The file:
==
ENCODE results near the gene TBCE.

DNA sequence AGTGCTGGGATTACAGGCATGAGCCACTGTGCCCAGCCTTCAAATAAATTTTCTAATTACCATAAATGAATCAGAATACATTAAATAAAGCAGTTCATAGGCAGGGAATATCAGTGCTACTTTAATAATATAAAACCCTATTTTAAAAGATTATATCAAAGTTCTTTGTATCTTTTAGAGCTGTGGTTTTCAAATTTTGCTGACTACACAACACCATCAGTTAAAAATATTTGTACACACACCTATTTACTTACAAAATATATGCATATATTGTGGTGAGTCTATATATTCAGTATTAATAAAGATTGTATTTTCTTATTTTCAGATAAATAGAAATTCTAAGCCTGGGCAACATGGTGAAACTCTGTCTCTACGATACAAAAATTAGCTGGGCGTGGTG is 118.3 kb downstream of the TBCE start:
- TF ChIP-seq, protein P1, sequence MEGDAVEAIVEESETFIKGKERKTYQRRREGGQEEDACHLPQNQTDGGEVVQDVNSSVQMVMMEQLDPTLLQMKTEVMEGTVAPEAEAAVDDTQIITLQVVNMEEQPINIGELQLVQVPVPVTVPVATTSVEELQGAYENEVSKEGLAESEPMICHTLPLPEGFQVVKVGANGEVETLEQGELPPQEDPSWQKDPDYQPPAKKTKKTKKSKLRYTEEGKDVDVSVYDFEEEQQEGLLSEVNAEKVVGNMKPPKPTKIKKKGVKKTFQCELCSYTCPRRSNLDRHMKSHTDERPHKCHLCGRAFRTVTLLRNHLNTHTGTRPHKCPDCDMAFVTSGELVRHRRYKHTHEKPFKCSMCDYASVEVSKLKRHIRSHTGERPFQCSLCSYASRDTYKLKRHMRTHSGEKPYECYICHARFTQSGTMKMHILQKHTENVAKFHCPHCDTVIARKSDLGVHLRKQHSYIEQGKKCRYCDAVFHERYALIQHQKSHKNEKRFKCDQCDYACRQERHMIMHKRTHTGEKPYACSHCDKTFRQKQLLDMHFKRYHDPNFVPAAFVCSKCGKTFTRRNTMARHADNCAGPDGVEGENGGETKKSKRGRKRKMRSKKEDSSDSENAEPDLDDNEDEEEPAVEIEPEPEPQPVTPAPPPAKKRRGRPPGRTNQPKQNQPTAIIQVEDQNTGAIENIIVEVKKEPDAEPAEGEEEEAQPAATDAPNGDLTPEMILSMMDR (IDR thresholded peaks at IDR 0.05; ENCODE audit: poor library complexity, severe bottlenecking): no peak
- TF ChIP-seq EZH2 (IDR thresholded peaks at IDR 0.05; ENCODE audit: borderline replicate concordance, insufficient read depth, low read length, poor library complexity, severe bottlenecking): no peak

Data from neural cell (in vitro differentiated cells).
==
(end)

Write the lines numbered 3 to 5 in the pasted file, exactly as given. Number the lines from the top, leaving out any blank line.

- TF ChIP-seq, protein P1, sequence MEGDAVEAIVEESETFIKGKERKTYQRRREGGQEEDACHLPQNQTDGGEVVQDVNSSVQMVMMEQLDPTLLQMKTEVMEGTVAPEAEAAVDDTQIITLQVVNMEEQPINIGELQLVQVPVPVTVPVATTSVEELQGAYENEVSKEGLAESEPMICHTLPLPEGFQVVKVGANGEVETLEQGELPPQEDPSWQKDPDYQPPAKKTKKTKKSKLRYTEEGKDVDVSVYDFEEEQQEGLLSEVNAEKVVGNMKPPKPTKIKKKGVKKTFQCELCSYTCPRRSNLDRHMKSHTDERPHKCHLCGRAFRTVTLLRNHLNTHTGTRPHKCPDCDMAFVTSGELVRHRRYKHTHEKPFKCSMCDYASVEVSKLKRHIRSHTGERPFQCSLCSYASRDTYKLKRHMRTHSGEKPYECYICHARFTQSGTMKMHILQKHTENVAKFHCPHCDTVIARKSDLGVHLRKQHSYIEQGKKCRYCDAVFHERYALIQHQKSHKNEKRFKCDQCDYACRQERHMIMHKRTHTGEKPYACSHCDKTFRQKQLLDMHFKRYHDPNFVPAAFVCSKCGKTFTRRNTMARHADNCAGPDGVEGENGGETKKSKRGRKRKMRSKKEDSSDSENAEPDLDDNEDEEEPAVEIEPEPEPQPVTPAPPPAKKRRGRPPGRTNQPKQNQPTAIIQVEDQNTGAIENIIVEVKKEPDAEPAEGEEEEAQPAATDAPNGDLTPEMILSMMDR (IDR thresholded peaks at IDR 0.05; ENCODE audit: poor library complexity, severe bottlenecking): no peak
- TF ChIP-seq EZH2 (IDR thresholded peaks at IDR 0.05; ENCODE audit: borderline replicate concordance, insufficient read depth, low read length, poor library complexity, severe bottlenecking): no peak

Data from neural cell (in vitro differentiated cells).